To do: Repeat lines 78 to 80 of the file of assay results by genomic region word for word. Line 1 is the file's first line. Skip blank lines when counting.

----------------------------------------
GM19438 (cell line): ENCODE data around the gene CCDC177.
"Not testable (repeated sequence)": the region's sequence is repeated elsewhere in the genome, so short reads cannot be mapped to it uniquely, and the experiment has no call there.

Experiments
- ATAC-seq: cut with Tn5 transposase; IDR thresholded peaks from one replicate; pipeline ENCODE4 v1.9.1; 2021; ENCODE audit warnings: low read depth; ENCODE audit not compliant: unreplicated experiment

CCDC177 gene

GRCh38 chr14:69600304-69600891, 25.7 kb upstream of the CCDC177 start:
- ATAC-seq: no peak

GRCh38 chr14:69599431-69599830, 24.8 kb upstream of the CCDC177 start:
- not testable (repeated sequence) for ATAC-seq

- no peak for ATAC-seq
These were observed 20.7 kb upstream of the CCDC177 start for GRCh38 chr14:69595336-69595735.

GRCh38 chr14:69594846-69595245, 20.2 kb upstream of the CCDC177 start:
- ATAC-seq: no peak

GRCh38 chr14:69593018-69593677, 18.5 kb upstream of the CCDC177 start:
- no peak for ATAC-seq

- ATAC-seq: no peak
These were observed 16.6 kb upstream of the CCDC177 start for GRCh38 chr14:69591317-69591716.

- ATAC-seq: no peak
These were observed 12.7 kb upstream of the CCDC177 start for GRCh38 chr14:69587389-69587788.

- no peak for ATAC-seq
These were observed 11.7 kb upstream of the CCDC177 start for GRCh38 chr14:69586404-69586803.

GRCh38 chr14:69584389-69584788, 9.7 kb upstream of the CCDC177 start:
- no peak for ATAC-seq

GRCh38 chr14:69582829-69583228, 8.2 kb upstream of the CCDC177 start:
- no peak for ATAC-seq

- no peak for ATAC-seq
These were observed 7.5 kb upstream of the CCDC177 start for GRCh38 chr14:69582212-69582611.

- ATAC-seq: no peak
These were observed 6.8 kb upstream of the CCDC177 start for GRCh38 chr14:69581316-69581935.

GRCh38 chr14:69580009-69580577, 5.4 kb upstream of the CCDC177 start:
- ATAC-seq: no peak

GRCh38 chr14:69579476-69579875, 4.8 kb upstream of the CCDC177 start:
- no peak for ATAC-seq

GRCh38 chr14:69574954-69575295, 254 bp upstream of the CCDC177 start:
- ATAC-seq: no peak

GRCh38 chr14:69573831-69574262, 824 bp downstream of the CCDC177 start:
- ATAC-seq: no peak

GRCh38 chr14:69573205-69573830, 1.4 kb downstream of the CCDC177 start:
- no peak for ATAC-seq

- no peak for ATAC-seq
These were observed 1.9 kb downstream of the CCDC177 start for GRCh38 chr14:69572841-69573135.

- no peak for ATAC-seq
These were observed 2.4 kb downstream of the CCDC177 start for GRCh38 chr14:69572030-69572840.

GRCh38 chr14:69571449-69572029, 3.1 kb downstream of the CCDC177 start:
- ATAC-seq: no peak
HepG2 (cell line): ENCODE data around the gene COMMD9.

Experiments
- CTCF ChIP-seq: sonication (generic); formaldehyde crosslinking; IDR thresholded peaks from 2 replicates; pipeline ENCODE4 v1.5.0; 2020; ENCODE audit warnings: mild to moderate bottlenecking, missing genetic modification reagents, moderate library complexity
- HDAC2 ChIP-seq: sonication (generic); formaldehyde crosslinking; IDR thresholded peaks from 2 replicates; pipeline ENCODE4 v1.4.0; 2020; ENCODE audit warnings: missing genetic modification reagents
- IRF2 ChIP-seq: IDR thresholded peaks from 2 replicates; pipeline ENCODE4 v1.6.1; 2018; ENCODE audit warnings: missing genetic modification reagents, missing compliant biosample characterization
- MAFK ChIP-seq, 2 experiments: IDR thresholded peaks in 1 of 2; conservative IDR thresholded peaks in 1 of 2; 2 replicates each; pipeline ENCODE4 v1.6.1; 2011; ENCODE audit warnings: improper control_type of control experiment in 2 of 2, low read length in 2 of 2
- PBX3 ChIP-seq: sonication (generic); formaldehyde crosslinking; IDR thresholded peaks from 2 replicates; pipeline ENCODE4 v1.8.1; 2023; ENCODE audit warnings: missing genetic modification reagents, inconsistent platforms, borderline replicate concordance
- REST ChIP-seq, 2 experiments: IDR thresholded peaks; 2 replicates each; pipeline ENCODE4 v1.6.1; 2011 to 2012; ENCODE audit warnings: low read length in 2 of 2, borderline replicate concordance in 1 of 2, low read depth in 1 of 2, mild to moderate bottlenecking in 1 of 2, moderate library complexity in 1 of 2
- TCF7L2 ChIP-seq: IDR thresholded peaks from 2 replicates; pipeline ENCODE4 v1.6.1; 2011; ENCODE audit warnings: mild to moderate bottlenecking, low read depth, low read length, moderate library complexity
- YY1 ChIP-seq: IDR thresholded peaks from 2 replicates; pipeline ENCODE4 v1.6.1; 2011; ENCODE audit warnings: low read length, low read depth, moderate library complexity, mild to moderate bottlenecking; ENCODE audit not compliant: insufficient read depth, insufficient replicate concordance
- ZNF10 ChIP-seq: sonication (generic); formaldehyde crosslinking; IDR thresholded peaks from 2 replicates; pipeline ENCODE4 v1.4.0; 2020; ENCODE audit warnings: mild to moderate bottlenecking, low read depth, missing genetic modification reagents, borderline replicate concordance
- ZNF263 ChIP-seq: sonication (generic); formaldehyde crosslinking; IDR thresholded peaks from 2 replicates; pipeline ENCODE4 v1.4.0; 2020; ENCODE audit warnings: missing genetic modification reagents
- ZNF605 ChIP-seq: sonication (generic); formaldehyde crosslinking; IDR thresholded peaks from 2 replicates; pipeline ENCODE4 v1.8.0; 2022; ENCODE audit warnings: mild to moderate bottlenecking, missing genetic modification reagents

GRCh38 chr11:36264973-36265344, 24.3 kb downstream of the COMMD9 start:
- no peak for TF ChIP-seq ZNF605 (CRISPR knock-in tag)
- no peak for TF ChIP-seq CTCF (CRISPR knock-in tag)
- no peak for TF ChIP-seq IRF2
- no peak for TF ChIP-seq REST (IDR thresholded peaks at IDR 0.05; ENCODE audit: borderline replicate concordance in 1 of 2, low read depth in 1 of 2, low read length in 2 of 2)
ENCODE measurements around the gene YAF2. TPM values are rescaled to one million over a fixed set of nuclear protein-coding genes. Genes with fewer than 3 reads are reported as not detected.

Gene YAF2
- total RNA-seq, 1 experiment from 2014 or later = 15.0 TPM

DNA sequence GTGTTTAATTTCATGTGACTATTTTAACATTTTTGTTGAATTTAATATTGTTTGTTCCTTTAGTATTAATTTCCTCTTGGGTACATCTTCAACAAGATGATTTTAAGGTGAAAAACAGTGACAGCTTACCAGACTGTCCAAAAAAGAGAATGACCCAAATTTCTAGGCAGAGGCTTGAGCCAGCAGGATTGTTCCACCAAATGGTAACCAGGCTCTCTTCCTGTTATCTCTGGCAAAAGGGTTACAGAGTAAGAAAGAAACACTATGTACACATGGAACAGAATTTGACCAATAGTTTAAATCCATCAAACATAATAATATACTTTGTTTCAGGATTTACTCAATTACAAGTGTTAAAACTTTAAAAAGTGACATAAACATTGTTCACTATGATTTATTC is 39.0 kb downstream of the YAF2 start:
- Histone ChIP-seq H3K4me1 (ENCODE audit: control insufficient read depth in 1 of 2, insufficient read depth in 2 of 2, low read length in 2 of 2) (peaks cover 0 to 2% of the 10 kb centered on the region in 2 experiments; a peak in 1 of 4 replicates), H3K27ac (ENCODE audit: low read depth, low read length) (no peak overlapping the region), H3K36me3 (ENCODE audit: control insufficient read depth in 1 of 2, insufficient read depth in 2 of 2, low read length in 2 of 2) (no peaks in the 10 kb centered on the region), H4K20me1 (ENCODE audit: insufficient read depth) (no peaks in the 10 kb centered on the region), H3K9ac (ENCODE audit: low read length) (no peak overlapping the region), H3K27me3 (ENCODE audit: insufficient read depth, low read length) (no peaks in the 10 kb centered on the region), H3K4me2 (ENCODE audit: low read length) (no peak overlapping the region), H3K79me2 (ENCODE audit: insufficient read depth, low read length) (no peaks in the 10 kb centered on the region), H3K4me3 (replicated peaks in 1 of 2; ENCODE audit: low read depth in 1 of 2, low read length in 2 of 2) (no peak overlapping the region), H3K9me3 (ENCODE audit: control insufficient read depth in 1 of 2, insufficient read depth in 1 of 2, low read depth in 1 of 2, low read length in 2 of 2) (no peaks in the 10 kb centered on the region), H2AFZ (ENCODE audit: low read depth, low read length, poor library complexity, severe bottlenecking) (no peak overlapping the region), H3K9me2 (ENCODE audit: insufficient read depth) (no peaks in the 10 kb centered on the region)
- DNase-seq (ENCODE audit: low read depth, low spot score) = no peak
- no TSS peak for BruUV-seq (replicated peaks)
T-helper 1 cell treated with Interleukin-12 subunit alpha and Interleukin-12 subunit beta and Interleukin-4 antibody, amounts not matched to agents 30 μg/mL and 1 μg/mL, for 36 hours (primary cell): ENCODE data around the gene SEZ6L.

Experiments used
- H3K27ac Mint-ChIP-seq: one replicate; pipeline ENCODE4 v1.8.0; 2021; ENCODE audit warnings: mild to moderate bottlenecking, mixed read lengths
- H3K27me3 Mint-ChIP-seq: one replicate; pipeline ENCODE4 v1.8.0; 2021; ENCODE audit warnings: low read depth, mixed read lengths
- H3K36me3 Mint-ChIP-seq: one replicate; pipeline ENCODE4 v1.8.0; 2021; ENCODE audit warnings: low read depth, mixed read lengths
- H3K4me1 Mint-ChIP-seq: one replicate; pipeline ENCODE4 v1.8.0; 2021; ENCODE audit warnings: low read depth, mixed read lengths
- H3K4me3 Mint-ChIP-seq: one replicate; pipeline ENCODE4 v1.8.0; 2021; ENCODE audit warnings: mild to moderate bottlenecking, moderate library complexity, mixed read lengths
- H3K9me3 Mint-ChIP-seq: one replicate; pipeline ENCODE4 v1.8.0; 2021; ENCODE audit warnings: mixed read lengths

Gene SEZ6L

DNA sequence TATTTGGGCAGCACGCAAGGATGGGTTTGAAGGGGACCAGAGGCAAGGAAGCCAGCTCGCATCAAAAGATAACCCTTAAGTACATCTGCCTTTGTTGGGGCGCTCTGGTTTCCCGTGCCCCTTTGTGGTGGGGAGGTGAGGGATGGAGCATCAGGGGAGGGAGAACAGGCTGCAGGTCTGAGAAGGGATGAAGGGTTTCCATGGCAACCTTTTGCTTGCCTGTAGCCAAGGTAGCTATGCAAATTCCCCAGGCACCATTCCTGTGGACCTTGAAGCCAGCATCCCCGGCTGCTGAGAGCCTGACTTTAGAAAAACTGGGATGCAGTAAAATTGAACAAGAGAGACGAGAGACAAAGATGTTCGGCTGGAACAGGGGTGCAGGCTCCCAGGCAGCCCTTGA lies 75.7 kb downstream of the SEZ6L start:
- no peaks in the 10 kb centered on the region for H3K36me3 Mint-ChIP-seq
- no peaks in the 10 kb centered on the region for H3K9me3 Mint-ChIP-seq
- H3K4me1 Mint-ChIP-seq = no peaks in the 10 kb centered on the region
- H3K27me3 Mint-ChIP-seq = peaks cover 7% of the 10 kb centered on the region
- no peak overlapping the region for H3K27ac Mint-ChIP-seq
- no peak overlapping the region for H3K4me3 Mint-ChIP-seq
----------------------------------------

- H3K9me3 Mint-ChIP-seq: one replicate; pipeline ENCODE4 v1.8.0; 2021; ENCODE audit warnings: mixed read lengths

Gene SEZ6L

DNA sequence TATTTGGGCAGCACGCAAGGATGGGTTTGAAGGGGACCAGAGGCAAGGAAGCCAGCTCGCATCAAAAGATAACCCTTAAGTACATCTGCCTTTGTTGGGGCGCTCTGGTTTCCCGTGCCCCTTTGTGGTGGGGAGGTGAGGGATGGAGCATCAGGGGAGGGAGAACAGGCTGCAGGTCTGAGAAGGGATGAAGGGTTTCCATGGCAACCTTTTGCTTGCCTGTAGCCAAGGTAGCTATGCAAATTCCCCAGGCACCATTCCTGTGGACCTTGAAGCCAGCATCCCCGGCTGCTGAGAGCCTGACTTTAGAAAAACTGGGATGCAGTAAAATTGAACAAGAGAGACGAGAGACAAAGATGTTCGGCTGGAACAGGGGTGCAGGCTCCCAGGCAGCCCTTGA lies 75.7 kb downstream of the SEZ6L start: